These days, I am willing to bet that each and every one of you knows at least one person who has either been diagnosed with Irritable Bowel Syndrome (IBS) or thinks that they have IBS. IBS is a condition associated with the digestive system and just like the name, the symptoms you experience with IBS are quite varied. Symptoms range from unexplained diarrhoea, constipation, bloating, and/or cramping. Some people also experience flatulence and even acid reflux. Symptoms can vary from one person to another and there is no known definitive cause for IBS. For example, one person may only experience constipation and others will experience only diarrhoea. There will be those who experience both. The GP will usually run a few tests to rule out parasites and other bowel infections. They may even ask you to keep a food or bowel journal, but nothing really comes out of all of that. Those who are often diagnosed with IBS are told that they have to live with it and to just figure out what triggers it if there is a trigger.
Having IBS is not fun to live with and some experience minor symptoms, but others experience major symptoms that can disturb their day-to-day lives. Emerging research shows that diet does play a huge role in the management of IBS. As you all know, Ayurveda emphasizes that a balanced digestion is the key to balanced health. And personally, I do not agree that someone with IBS should just have to live with it. Here is what you need to know about digestion, especially Irritable Bowel Syndrome from the perspective of Nutrition and Ayurveda.
1) Yes, Stress does affect your digestion, but food does too. If stress is the sole cause of your IBS then it can be effectively managed through various stress management techniques. If stress is the cause, then you will notice that only when you are stressed do you get constipated. Or when you are extremely nervous about a presentation that you have to run to the loo because you have the runs. Keeping a bowel movement journal along with an activity and mood journal can help to identify if stress levels are a cause.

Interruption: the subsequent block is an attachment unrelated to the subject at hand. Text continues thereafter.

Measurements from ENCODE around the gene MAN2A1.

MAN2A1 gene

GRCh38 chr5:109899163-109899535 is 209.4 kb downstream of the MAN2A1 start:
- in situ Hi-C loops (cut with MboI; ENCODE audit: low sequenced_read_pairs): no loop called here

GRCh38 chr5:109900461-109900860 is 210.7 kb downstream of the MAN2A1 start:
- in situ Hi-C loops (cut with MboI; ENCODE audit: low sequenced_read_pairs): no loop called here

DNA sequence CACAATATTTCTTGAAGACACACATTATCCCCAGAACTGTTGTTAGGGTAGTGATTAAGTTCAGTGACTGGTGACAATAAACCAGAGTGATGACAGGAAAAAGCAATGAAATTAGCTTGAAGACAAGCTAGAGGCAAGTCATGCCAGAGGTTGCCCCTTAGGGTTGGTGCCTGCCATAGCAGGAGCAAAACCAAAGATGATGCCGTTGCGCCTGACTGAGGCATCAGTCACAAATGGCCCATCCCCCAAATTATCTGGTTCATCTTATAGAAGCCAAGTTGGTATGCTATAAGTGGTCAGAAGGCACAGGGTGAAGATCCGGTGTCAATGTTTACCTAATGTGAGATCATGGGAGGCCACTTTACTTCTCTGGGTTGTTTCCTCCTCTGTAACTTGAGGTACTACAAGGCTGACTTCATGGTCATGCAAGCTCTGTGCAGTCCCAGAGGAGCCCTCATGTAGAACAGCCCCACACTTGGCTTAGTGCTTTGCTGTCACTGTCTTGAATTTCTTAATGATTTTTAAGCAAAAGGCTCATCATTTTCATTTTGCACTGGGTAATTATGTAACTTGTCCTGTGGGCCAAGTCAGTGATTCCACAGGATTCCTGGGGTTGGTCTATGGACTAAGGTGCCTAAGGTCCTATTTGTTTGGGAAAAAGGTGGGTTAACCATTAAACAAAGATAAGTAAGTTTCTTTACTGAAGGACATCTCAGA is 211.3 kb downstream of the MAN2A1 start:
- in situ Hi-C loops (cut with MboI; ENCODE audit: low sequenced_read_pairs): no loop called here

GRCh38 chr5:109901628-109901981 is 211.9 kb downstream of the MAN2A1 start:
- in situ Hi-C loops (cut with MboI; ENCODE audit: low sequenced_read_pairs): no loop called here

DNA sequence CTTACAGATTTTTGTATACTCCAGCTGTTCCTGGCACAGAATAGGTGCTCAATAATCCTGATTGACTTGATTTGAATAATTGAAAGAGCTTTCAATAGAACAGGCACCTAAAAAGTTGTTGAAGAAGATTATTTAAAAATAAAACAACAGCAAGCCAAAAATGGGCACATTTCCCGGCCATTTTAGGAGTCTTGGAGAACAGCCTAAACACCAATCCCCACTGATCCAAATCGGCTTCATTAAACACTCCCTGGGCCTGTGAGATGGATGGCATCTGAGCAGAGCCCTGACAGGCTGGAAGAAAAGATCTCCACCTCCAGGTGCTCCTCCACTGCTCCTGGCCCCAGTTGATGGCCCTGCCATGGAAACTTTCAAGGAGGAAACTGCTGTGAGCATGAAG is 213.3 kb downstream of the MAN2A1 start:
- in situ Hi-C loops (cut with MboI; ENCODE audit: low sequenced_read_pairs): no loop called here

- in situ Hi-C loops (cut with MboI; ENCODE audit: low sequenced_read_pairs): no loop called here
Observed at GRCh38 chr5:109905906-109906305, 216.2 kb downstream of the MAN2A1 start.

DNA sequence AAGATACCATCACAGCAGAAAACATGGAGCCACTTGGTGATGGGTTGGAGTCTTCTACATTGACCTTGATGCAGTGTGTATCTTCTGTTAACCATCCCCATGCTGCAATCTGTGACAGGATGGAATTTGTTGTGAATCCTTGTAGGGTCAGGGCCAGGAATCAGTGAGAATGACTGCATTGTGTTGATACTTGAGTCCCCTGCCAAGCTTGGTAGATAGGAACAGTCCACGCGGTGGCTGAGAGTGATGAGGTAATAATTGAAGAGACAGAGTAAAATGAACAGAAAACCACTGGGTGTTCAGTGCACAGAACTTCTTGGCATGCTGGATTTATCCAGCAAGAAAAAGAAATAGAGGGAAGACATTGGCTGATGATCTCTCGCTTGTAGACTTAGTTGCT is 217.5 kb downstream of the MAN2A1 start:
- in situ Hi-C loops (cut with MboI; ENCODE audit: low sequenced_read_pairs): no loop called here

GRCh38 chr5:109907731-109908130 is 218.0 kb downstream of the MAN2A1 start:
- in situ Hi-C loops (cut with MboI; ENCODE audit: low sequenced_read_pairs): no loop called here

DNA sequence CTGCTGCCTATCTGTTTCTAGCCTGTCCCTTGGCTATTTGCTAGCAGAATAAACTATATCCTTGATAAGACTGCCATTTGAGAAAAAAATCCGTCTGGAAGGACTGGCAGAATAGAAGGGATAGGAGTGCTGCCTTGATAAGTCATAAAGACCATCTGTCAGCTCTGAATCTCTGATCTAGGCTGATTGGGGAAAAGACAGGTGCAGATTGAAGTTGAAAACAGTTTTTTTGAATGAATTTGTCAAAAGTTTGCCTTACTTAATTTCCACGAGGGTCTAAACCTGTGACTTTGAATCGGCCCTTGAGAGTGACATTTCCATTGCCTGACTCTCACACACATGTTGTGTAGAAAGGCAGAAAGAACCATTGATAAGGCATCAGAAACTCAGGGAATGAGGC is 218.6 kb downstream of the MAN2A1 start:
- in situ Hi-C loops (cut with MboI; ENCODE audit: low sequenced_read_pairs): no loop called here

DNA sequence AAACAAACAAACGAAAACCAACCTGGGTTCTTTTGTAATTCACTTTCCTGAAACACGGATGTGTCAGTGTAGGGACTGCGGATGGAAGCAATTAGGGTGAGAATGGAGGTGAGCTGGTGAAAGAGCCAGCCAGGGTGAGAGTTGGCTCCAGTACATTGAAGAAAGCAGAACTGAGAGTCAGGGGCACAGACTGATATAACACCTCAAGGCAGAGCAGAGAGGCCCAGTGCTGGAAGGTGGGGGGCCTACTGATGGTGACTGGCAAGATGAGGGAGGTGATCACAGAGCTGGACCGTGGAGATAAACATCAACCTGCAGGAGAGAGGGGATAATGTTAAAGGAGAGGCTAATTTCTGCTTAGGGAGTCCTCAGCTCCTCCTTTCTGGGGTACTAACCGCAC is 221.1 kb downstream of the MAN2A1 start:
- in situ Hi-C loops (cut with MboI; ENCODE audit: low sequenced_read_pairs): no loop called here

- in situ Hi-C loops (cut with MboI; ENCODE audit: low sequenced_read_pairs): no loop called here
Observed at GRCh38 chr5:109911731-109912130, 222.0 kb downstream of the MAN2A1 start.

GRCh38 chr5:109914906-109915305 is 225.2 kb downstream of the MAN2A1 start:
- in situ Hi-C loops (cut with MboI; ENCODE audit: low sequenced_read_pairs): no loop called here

2) Food triggers are always present when it comes to IBS. However, there are two types of food triggers. The first is a food trigger as a result of a weak digestion and the second is a food trigger as a result of food intolerances and allergies. What’s the difference? Well, a weak digestion means that if you consume certain foods, your stomach just can’t digest the food, so you need to do some gut healing, by doing a detox and then boosting your digestion and metabolism through various foods. If the IBS is a result of food intolerances and allergies, it is crucial that the foods be identified so that you can remove the foods from your diet. Depending on the severity of the intolerance, certain foods can be added back in a few months later. Keeping a detailed food diary is one way to identify food triggers, but having a blood test is the easiest, yet more costly way to identify food triggers that are causing both delayed and non-delayed reactions.
3) Can you remember when it all started? Often times, there can be one moment in time that resulted in you having IBS. It could have started when you experienced food poisoning or had a bad case of the stomach flu and ate something at the time which just did not go down well. Your body can be traumatised by such experiences and if you can identify when the IBS started, then that can play a huge role in the treatment of IBS.
4) Suppression of natural urges. If you feel the urge to urinate or evacuate your bowels, these urges should never be suppressed. Often times, many people feel quite conscious of “pooping” in public restrooms, especially at work and therefore you hold it in until you get home. Keep in mind that having a bowel movement is natural and everyone has to have bowel movements. But what’s most important is that the more you hold it in, you are setting yourself up for irregular bowel movements and thus IBS. Our bodies are not designed to hold in faeces, so if you have to go, don’t wait too long.
5) Food additives and preservatives. Another cause of IBS that I have commonly seen in my clients are food additives and preservatives. Sulphites, nitrates, artificial sweeteners such as aspartame, MSG (Monosodium Glutamate) and many of the “E” numbers are common causes of IBS. Although this hasn’t been scientifically proven, let’s face it, our bodies are not designed to ingest chemicals made in a laboratory that preserve food longer. Our bodies have trouble processing and breaking down these harsh chemicals, which in turn can lead to digestive upsets. The general rule of thumb is that the less processing, treatment, and transformation the food has gone through, the better it is for you.
If you struggle with IBS, the sooner you try to work through it, the easier it will be. The longer you wait, the more challenging it will be to find out what your food triggers are and what might be the potential cause. Of course, there can be other causes to IBS, but these are the common triggers that I often see with my clients.
If you are struggling with IBS, send me an email: firstname.lastname@example.org or give me a call on 07867 383748 and we can chat about how nutrition can help you.
Health and happiness,